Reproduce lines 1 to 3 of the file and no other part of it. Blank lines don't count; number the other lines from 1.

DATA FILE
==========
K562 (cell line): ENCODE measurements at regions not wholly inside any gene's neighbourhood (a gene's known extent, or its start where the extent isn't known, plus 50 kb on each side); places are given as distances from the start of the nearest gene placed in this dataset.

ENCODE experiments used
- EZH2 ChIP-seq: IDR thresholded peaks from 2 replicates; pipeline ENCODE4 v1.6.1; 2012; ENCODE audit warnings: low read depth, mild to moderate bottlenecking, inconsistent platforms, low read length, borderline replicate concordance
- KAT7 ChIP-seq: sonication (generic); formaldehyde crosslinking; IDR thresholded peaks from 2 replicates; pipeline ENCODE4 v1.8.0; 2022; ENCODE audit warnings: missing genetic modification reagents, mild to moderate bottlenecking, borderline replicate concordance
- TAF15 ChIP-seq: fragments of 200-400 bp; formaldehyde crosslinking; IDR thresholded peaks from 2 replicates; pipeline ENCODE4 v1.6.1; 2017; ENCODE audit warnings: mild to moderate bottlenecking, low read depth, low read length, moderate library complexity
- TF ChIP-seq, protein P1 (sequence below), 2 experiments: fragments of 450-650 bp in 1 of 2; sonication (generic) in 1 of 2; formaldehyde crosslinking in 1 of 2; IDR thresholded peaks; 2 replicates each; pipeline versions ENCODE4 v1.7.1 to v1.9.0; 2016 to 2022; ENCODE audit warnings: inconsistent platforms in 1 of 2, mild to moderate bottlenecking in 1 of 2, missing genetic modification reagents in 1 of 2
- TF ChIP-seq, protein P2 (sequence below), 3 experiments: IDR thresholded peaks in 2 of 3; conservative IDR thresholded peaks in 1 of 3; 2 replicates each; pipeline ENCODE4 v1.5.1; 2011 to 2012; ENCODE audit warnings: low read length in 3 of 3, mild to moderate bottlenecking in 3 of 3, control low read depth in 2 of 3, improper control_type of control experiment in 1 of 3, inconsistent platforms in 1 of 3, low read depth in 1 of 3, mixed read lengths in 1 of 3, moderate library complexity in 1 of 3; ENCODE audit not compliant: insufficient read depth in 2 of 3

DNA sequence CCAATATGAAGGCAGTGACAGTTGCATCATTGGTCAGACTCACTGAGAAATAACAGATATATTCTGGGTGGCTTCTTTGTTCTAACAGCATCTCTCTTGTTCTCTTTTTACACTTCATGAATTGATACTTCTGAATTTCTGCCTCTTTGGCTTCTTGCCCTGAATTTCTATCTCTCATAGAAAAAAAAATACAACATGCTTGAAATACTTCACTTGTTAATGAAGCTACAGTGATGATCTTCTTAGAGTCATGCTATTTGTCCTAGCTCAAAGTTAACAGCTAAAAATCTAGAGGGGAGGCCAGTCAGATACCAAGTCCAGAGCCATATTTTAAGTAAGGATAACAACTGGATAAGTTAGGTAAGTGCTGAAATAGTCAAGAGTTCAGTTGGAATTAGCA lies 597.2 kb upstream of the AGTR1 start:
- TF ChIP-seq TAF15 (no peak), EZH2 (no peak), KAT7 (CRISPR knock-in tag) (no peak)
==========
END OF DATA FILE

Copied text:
K562 (cell line): ENCODE measurements at regions not wholly inside any gene's neighbourhood (a gene's known extent, or its start where the extent isn't known, plus 50 kb on each side); places are given as distances from the start of the nearest gene placed in this dataset.

ENCODE experiments used
- EZH2 ChIP-seq: IDR thresholded peaks from 2 replicates; pipeline ENCODE4 v1.6.1; 2012; ENCODE audit warnings: low read depth, mild to moderate bottlenecking, inconsistent platforms, low read length, borderline replicate concordance